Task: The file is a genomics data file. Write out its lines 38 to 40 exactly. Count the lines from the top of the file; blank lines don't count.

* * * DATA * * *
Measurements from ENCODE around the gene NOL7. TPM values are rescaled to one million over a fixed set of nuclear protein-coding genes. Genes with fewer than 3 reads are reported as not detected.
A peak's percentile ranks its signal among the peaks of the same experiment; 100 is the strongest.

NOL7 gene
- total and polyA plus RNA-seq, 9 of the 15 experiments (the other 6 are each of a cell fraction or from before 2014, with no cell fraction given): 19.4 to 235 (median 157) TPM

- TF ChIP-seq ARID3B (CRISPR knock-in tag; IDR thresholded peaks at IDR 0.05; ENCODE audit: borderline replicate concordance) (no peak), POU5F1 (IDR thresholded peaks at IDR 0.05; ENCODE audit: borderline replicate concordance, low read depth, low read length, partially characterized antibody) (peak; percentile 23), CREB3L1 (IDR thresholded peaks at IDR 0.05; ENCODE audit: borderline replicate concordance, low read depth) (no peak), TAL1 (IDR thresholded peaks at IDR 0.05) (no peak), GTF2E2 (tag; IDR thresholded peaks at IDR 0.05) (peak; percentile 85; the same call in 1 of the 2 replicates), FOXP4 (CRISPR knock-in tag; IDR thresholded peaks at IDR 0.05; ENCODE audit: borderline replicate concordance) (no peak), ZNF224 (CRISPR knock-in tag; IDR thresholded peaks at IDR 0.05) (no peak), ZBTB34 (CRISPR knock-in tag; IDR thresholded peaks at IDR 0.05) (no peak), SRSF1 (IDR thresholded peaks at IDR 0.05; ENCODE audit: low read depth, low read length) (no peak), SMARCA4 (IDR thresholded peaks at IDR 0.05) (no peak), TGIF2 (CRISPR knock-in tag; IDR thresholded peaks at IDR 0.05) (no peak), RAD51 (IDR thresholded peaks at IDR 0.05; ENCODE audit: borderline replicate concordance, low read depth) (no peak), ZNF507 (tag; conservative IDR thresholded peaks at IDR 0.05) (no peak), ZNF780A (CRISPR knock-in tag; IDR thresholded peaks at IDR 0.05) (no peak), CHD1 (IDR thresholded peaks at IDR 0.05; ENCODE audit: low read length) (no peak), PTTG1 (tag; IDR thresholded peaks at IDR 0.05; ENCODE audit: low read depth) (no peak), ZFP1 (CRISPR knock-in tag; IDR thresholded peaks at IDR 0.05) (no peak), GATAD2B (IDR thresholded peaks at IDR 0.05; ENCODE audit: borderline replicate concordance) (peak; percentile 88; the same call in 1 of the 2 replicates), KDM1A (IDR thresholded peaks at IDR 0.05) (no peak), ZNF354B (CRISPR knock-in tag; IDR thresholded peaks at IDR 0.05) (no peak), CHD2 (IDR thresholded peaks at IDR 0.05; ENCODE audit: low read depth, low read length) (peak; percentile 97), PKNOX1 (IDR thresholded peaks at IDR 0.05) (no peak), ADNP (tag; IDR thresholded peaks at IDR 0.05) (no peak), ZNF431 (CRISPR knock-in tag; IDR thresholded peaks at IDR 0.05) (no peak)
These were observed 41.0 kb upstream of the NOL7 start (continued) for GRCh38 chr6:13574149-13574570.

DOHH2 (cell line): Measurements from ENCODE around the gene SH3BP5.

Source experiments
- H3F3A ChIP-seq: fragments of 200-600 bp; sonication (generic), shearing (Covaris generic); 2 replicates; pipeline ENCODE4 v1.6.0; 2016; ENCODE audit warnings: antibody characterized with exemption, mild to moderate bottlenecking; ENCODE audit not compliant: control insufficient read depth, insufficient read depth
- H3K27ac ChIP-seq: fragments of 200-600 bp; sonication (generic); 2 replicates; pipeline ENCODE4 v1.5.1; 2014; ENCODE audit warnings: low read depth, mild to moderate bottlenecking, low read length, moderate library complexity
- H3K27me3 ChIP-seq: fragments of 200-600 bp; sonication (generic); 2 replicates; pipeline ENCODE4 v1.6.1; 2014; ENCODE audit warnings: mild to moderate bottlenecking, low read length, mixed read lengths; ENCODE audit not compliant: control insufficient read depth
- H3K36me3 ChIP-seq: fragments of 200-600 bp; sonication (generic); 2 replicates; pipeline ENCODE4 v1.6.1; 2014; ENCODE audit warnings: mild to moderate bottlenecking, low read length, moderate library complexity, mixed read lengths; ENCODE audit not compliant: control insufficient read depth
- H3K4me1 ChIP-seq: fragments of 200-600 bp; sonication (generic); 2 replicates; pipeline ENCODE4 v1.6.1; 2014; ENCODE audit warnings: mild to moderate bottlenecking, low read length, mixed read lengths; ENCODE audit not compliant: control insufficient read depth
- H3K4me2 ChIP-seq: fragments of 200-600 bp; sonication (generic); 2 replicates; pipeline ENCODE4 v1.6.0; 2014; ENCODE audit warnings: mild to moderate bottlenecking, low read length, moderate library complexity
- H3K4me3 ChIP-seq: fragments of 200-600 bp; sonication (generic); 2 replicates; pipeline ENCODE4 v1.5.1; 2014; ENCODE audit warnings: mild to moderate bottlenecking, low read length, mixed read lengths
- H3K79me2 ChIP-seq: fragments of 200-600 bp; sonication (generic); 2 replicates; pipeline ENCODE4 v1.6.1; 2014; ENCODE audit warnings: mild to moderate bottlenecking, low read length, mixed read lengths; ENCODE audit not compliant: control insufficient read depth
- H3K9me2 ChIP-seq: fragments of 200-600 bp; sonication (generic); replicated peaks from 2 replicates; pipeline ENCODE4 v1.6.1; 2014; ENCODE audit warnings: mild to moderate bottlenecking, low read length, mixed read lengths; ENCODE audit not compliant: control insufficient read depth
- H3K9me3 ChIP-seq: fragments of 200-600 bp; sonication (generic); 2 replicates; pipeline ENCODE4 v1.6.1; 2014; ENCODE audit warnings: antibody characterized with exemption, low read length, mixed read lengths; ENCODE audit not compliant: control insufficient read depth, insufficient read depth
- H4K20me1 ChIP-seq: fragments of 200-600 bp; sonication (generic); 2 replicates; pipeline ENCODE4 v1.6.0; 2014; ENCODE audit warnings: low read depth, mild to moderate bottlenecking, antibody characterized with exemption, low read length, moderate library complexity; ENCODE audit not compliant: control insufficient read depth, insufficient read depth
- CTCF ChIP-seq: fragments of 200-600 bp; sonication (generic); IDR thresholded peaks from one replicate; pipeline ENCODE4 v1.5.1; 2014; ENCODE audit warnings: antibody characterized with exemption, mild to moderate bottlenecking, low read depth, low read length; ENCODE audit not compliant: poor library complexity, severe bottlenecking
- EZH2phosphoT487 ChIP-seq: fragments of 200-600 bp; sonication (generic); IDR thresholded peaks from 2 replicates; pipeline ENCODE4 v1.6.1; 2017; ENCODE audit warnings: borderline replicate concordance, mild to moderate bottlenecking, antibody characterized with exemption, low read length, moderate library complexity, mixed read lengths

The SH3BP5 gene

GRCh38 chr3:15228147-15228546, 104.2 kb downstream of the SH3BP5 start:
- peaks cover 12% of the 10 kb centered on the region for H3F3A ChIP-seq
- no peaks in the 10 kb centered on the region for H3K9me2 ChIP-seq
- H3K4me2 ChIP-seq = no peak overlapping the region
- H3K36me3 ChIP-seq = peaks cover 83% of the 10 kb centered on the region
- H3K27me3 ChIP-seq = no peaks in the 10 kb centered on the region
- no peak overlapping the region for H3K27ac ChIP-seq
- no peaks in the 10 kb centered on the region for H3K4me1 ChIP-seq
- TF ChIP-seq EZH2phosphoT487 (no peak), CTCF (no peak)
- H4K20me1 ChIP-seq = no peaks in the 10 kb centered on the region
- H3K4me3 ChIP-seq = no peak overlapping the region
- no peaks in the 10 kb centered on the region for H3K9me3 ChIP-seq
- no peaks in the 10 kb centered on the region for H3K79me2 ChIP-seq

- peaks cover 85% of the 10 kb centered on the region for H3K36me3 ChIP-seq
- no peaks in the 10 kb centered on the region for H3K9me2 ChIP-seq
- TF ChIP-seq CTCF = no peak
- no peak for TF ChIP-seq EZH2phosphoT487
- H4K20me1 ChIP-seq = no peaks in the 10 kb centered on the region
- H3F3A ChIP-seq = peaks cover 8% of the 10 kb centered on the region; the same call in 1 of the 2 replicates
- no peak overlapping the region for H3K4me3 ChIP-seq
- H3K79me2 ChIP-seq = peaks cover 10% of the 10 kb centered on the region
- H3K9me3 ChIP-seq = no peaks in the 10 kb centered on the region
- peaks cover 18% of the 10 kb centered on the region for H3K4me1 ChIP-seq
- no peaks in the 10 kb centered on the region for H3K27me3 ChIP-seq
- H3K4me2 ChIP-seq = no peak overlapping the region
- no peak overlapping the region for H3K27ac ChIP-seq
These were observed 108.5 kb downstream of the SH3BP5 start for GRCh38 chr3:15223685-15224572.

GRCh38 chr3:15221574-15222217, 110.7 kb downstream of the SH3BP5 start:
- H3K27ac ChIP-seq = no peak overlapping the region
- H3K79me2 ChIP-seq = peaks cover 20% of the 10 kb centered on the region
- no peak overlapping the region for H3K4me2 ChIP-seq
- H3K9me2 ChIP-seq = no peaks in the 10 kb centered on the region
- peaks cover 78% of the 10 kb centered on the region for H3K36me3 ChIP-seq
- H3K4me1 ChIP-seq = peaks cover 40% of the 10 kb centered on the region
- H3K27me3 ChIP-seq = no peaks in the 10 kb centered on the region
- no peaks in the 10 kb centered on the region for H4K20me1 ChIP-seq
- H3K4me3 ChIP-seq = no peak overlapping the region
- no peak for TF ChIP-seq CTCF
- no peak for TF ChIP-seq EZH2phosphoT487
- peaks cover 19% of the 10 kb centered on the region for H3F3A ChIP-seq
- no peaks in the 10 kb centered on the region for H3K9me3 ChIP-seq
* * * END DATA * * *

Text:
- TF ChIP-seq CTCF = no peak
- no peak for TF ChIP-seq EZH2phosphoT487
- H4K20me1 ChIP-seq = no peaks in the 10 kb centered on the region